A tussle for control of Southend Airport turned into an all-out war last night after the former chief executive was fired from his seat on the board and accused of trying to cash-in £30million of shares.
Stobart Group, owner of the airport, and its ex-boss Andrew Tinkler are suing each other in a spat that has dragged in some of the City’s biggest names, including fund manager Neil Woodford.
Ironically, the row threatens to tear apart the business just a day after it received a major boost when budget airline Ryanair announced it would be opening a new base there next year.
Southend Airport owner Stobart and its ex-boss Andrew Tinkler are suing each other in a spat that has dragged in some of the City’s biggest names
The row began on May 25 when Tinkler, who stepped down as chief executive in 2017 but stayed on the board, refused to support the re-election of chairman Iain Ferguson, claiming he wanted the firm to have a different strategy.
Board members Andrew Wood and John Coombs threatened to resign if Ferguson went, and claimed they had the backing of major shareholder Invesco.
On May 29, Stobart, which was formed out of the famous haulage company, fired off a stock market announcement saying that it was no longer possible to engage with Tinkler.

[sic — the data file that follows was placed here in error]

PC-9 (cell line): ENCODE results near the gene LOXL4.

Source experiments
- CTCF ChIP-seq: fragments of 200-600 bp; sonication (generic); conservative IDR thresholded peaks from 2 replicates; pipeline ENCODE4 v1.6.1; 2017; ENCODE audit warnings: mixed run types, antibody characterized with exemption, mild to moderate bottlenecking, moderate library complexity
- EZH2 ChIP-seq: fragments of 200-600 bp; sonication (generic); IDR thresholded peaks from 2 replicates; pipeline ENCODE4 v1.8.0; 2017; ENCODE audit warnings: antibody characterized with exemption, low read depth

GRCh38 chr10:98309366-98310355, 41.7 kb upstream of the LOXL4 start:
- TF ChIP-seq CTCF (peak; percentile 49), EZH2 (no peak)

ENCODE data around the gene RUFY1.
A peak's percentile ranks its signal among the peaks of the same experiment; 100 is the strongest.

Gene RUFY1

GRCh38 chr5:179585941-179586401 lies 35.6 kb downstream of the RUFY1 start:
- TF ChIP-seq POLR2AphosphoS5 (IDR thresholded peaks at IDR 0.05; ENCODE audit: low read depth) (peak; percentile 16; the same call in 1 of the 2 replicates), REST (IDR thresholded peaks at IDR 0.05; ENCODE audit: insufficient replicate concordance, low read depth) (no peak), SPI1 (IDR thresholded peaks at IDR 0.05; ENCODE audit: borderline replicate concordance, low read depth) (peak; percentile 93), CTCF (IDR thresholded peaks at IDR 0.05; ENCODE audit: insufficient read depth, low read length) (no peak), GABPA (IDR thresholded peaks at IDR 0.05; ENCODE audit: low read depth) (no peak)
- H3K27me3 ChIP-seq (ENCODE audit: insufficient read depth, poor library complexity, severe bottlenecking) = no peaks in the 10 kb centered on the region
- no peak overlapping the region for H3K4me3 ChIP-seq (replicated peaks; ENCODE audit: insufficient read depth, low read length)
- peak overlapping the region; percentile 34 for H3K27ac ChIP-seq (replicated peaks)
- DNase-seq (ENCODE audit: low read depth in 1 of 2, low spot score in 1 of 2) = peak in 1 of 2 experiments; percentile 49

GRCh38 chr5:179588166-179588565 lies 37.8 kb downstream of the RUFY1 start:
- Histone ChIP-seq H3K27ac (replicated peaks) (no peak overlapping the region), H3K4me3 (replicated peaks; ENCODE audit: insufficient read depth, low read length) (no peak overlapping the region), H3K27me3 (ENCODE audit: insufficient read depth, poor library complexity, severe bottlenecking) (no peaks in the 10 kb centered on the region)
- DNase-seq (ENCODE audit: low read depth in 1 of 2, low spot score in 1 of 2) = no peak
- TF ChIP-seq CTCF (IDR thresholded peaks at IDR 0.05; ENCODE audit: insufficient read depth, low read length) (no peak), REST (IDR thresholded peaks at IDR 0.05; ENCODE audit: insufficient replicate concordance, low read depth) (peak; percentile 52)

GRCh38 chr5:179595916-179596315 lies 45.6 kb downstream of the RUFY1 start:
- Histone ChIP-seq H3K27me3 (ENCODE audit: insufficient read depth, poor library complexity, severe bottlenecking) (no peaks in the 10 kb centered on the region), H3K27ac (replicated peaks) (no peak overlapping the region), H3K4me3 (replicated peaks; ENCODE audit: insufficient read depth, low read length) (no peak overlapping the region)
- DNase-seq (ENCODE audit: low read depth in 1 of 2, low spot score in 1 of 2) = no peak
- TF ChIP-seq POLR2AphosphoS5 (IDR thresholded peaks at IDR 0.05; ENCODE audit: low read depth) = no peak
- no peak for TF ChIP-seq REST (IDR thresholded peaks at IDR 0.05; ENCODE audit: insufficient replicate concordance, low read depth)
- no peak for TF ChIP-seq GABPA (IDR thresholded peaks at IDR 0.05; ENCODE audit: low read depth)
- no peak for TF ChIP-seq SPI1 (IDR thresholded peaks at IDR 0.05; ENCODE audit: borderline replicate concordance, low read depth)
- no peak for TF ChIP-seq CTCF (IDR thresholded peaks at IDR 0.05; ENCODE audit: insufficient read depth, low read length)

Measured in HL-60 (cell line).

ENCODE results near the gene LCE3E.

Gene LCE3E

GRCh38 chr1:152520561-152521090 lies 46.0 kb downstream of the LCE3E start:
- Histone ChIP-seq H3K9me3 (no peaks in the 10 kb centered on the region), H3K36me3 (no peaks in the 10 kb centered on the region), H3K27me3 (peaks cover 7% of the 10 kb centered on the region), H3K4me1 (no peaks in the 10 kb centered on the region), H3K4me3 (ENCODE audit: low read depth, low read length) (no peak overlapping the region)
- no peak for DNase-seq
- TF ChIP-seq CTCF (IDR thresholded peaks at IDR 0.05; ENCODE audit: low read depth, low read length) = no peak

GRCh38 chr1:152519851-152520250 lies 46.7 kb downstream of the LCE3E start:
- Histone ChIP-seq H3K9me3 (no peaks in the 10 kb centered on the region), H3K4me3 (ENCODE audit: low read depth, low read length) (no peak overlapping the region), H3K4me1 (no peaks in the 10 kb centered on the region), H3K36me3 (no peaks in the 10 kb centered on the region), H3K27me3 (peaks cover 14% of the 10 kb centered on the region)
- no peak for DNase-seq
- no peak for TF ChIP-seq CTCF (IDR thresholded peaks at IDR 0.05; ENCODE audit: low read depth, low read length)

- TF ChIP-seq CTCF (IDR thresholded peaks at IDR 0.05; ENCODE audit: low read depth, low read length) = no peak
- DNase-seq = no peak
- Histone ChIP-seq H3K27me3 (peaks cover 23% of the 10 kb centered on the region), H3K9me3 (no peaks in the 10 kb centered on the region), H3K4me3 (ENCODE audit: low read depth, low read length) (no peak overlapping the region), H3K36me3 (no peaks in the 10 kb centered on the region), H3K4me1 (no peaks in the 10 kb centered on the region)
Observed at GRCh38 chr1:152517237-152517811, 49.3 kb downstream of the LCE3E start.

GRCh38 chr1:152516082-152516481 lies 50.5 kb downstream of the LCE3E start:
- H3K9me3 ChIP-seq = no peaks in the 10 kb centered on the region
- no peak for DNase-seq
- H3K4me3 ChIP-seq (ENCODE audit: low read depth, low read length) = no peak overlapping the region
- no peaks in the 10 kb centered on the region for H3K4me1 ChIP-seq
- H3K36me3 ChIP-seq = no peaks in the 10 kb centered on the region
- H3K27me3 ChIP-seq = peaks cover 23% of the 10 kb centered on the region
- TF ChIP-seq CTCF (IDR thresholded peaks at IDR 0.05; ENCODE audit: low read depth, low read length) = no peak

It made a series of accusations which focus on an alleged attempt to cash in £30million of shares, and of issues relating to the failed takeover of airline Flybe – which Stobart bid for earlier this year.
Stobart also accused Tinkler of destabilising the group.
Tinkler hit back by announcing he had the backing of fund manager Woodford, a major shareholder, and wanted to appoint as chairman the retail billionaire Philip Day, who owns Edinburgh Woollen Mill.
On June 8, Stobart filed a claim in the High Court suing Tinkler and former chief operating officer William Stobart over a disputed tax arrangement.
Tinkler hit back, claiming he was suing five members of the board for defamation. Last night Tinkler was dismissed from the board and Stobart said it would file a new lawsuit against him.
In an explosive dismissal letter seen by the Mail, Stobart Group’s lawyers accused Tinkler, who earned £5.6million last year, of trying to force the company to buy back 10m of its shares for £30million in September 2017, demanding £30million based on a previous bonus scheme; and trying to acquire 30 per cent of Stobart’s airline business for no cost as part of the takeover of Flybe.
Warwick Brady, Stobart’s chief executive, said: ‘His actions, particularly in recent days, have threatened to destabilise the company and severely impacted my ability and that of my team to manage the business.
‘This is against the interests of all our shareholders.’
Tinkler denies the claims and said the allegations in the letter contained malicious falsehoods.
He added: ‘In the past few days, we’ve seen the Stobart chairman and chief executive involved in allegations of bullying and ignoring their own senior team.
‘They are also attempting to deny shareholders the right to determine the leadership of the board. This is not how a listed company should behave.’